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E.g., 9/19/2014
China-made detection reagent of Ebola virus made by Shenzhen Puruikang Biotechnology Co., Ltd. is seen on August 26, 2014 in Shenzhen, Guangdong province of China.

House Republicans slash request to combat Ebola

09/10/14 08:35AM

[Updated below] Just yesterday, a World Health Organization doctor arrived infected with Ebola virus in Atlanta for treatment. He or she -- the physician has not yet been named -- is the fourth Ebola patient to arrive in the United States for care.
 
It's against this backdrop that President Obama requested $88 million from Congress to combat the Ebola outbreak, which is currently the worst on record. As Joanna Rothkopf reported, the White House request is only part of a global effort -- the United Nations estimates that $600 million is needed to fully address the crisis, compensate for equipment shortages, and properly dispose of the dead.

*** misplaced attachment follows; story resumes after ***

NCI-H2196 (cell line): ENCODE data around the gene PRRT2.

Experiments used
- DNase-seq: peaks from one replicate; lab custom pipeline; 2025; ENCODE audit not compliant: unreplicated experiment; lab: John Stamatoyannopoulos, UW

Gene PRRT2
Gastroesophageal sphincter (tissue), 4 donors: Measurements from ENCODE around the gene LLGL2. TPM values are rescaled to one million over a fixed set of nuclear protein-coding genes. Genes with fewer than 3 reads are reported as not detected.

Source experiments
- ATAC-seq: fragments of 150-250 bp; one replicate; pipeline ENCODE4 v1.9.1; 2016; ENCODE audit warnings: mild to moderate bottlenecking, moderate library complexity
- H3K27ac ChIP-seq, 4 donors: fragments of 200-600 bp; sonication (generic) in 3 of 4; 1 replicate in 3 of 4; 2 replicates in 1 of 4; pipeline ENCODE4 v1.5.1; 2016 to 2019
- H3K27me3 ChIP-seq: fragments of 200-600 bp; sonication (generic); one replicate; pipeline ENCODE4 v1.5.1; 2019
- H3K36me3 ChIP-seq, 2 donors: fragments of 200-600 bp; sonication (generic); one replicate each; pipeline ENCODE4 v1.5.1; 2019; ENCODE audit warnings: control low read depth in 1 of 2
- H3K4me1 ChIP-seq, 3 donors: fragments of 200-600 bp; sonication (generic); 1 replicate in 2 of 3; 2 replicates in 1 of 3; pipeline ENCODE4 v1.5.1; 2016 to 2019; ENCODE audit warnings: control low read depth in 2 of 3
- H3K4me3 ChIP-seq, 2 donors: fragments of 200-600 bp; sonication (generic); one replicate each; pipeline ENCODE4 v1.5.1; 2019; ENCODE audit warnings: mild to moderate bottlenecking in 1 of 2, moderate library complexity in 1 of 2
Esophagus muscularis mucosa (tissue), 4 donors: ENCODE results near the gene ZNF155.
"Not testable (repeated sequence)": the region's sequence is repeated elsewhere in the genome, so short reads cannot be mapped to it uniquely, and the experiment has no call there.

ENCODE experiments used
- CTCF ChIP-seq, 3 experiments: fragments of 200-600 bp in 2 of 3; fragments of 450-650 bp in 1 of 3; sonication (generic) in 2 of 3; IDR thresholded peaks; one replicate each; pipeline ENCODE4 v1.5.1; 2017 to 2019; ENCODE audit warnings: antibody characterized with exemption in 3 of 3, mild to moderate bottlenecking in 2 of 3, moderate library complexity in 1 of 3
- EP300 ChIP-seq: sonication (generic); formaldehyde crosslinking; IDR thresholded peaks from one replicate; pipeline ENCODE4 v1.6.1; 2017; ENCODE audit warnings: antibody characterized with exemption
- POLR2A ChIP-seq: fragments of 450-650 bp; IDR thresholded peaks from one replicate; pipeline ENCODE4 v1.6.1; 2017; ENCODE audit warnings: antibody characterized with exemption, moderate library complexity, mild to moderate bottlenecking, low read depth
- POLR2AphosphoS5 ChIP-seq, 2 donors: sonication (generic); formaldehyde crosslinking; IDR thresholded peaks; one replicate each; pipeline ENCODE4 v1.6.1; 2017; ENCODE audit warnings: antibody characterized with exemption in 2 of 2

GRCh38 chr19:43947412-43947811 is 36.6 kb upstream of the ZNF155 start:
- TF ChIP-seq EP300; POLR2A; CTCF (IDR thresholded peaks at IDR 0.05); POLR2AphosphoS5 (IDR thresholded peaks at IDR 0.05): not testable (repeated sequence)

House Republicans have considered Obama's request. Apparently, they don't like it -- The Hill reports that GOP lawmakers intend to provide less than half of the resources requested by the administration.
According to a source familiar with the negotiations, House Appropriations Committee Chairman Hal Rogers (R-Ky.) agreed as of Tuesday morning to spend a total of $40 million to fight the epidemic in the 2015 spending bill.
 
This would include $25 million for the Centers for Disease Control and Prevention and $15 million for the Biological Advanced Research and Development Authority (BARDA) to ramp up production of an experimental anti-Ebola drug, the source said.
Here's what I really want to know: did congressional Republicans scrutinize the details of the proposal and uncover ways to achieve the same public-health goals with less money? Or did the GOP lawmakers see the administration's recommendation, conclude that it "sounds like a lot," and arbitrarily pick a smaller number?
 
We'll probably never know for sure, though given the post-policy tendencies of congressional Republicans, I have my suspicions.